Bylaws Committee Chairman Woody Oliver said there is a distinction between a church’s “affirming and reflecting in practice” the BF&M 2000 and “adopting” it as the church’s official statement of faith.
Blalock noted that while churches may elect to “affirm and reflect in practice” the BF&M 2000, requiring them to adopt it as their statement of faith would be a violation of church autonomy.
Nominations Committee chairman Bryant Sims, pastor of First Mount Moriah Baptist Church in Greenwood and incoming SCBC president, endorsed the bylaw change in his capacity as a messenger.
“This is deeply needed,” Sims said. A church’s “friendly cooperation” with the SCBC, which in previous years was the standard under which the Nominations Committee operated, “is not enough to make sure our trustees and committee members are doctrinally accountable.”
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Source: Baptist Press
About 300 worshipers filled the sanctuary of historic Mother Emanuel Church Nov. 13 for a session of South Carolina Baptists’ annual meeting, held at the site of the 2015 massacre of nine black worshipers by a self-avowed white supremacist. An overflow crowd of 400 watched from closed-circuit TV at the nearby Citadel Square Baptist Church.
South Carolina Baptist Convention (SCBC) President Marshall Blalock had arranged for SCBC messengers to hold evening worship at the historic Emanuel African Methodist Episcopal Church in keeping with the annual meeting theme, “Building Bridges.”
“I don’t know if we’ve ever been in a more sacred place,” Blalock told messengers and guests. “As we gather in Mother Emanuel Church, the place itself speaks to us of the power of faith in Christ Jesus. We’re in a place of safety because, while it’s where hearts were broken, it’s also the place where the life-saving power of God’s grace is.”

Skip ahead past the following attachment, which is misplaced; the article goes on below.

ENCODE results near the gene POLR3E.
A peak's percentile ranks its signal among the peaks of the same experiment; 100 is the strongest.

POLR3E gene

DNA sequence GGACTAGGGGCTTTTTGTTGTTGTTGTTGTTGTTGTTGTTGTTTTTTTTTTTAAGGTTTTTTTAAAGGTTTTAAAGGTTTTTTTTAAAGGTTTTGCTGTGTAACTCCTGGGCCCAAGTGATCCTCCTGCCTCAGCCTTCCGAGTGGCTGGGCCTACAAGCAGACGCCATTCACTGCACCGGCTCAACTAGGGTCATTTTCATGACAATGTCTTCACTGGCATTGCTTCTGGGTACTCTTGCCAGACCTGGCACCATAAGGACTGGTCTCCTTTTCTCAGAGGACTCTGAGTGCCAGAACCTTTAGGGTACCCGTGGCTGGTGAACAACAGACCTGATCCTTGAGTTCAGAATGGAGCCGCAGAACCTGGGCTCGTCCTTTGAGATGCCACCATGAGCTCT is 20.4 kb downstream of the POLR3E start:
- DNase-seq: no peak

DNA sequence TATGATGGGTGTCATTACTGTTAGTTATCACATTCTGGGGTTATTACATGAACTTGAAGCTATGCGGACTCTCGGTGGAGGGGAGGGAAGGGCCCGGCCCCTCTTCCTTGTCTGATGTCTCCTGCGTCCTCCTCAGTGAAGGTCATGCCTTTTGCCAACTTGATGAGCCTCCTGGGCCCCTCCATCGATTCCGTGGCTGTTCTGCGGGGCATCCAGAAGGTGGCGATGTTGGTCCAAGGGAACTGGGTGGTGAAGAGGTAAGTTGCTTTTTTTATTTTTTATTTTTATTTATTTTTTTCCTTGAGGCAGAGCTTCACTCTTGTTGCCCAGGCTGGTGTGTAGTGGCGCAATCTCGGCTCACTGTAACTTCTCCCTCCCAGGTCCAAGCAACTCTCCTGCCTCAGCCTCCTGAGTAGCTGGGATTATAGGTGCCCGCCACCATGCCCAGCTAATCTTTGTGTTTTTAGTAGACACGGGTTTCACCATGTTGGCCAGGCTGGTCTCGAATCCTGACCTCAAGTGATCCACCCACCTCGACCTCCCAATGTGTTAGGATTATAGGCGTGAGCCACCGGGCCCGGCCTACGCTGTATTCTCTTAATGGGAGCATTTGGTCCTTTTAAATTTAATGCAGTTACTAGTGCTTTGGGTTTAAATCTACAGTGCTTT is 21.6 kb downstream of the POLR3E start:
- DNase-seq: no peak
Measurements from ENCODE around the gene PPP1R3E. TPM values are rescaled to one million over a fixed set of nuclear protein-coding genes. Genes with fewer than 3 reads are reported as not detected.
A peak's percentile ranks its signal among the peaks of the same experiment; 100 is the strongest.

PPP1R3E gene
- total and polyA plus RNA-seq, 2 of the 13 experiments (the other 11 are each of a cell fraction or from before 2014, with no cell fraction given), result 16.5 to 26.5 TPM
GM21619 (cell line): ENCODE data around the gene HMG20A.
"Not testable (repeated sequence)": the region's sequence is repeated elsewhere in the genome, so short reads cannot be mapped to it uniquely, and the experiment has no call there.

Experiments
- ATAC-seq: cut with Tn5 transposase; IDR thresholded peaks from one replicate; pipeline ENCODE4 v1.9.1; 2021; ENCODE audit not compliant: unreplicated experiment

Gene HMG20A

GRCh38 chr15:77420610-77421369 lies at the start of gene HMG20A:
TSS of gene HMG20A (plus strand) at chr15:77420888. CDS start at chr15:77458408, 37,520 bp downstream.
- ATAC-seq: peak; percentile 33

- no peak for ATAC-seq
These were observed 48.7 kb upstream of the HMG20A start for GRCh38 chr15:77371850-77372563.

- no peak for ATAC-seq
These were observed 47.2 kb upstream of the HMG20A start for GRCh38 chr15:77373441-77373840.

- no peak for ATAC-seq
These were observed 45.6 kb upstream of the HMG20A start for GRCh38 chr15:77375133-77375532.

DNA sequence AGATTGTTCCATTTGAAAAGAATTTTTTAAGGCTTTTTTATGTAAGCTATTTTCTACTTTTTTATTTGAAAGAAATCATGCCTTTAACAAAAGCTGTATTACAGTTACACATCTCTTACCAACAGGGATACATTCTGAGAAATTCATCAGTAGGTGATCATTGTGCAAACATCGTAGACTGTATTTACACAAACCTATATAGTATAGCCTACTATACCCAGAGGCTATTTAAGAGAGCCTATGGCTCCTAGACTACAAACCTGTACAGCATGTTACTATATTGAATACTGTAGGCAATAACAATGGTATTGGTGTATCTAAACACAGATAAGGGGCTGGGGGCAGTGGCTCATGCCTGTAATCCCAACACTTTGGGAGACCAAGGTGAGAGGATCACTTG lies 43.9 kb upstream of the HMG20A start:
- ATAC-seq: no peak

Blalock’s heart was changed in the months following the race-motivated murders at Mother Emanuel on June 17, 2015, he said, when he realized there was unintentional segregation in his own network of relationships.
“The outpouring of love and unity that inspired the world has faded some over time, but the deep conversations over race can now take place,” he told The Courier a year after the shootings.
Ronnie Floyd, who emphasized racial unity during his Southern Baptist Convention presidency 2014–2015, was among guest speakers; joined by host pastor Eric Manning, Southeastern Baptist Theological Seminary (SBTS) assistant professor Walter Strickland, and Anthony Thompson, whose wife Myra died in the 2015 shooting.
Floyd, senior pastor of the multisite Cross Church in northwest Arkansas, chose John 13:34 to emphasize that love must cross racial lines.
“Racism is an assault on the Gospel of Jesus Christ,” Floyd said. “When you belong to Jesus, you belong to love. You forfeit your right to choose whom you will love.”
He recalled the 2015 SBC Annual Meeting in Columbus, Ohio. The evening of July 16, messengers were on their knees praying for the country to have a spiritual awakening. Less than 24 hours later, he began hearing the shocking news coming out of Charleston.
“It was genuine grief,” Floyd said. “It felt like Satan had seen us on our face before God and said, ‘I’ll show you’.
“But you showed the world what love is,” Floyd said, gesturing toward Thompson. “Love is God’s way to build bridges.
“Southern Baptists, you are not known by your creeds, songs, doctrine, knowledge, achievements, dress, appearance or color of your skin,” Floyd said. “You are only known by His love and His love through you.”
Living out the Gospel brings credibility to what the church believes, Floyd said.
“We need to live it out,” he said. “We need to stop letting our nation define who we are. Love is the one note of the true church.”
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Source: Baptist Press